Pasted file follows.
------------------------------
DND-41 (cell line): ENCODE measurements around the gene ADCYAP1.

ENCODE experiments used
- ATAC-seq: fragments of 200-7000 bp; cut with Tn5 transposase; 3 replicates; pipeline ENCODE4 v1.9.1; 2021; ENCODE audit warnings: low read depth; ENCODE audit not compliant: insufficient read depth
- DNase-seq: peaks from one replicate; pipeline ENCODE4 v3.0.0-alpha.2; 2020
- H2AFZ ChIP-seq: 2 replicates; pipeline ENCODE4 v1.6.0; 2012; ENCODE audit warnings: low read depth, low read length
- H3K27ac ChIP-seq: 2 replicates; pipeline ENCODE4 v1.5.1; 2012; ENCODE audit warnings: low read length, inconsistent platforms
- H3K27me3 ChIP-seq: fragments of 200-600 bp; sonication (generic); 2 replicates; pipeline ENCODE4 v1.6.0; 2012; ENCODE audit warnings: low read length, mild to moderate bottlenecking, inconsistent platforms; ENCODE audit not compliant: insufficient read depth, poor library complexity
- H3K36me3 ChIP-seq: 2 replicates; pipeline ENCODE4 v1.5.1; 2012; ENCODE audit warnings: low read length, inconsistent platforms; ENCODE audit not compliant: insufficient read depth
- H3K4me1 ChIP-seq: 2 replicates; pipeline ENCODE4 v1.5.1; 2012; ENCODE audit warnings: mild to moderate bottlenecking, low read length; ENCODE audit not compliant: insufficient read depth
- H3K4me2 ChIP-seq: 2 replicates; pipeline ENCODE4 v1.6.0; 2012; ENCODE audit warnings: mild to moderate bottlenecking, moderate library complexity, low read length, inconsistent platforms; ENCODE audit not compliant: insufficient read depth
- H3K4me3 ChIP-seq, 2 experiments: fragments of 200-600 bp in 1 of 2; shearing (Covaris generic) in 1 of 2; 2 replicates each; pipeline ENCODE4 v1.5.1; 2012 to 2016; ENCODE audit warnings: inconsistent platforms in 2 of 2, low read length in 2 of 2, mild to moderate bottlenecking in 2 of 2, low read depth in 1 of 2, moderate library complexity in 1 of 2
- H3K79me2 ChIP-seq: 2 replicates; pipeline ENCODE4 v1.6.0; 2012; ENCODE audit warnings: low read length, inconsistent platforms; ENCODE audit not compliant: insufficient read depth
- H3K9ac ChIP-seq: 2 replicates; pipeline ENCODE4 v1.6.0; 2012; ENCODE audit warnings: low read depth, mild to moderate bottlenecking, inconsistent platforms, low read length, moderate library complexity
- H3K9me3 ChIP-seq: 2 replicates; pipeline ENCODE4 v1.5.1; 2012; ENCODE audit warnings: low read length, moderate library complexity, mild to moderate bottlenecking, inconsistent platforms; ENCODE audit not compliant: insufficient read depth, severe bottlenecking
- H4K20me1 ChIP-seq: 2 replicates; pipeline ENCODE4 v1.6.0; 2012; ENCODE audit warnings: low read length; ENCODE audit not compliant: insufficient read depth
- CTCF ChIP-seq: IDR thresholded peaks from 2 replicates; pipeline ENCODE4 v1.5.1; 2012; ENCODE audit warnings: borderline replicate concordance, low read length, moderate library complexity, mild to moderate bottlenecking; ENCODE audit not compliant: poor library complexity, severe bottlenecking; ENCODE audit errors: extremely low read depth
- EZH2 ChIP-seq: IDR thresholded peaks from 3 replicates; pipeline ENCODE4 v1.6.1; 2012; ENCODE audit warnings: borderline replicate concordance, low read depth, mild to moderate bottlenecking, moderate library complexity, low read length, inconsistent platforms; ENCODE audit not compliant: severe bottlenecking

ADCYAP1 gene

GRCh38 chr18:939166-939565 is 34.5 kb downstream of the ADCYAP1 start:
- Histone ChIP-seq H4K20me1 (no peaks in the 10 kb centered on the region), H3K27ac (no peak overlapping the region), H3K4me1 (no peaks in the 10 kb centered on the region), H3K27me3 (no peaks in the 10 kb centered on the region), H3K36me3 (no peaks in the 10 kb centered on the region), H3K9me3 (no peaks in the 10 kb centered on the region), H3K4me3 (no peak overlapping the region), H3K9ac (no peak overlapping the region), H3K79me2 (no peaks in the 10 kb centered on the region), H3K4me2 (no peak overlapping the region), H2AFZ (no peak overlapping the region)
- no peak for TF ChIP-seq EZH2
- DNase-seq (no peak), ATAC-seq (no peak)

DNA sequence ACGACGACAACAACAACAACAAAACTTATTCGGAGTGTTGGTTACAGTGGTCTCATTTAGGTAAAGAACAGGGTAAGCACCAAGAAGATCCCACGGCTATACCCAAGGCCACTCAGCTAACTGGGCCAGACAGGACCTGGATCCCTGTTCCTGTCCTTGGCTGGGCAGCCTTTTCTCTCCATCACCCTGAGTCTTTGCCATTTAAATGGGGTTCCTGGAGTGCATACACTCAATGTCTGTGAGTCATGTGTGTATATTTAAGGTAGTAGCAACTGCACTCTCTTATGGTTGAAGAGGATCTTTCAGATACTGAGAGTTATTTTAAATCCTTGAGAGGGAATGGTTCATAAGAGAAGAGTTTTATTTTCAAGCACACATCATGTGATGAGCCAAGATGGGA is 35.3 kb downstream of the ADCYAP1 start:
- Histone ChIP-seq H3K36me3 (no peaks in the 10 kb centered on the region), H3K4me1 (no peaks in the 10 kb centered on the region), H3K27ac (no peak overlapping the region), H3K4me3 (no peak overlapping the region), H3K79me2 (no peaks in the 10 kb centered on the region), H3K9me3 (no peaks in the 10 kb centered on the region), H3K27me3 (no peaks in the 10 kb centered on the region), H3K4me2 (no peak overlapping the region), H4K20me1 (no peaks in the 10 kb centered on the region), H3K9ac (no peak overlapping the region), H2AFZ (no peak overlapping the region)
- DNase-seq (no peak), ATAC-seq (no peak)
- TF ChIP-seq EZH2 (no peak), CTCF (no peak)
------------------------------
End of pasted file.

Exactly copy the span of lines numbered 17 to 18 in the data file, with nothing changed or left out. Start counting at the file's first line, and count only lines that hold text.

- EZH2 ChIP-seq: IDR thresholded peaks from 3 replicates; pipeline ENCODE4 v1.6.1; 2012; ENCODE audit warnings: borderline replicate concordance, low read depth, mild to moderate bottlenecking, moderate library complexity, low read length, inconsistent platforms; ENCODE audit not compliant: severe bottlenecking

ADCYAP1 gene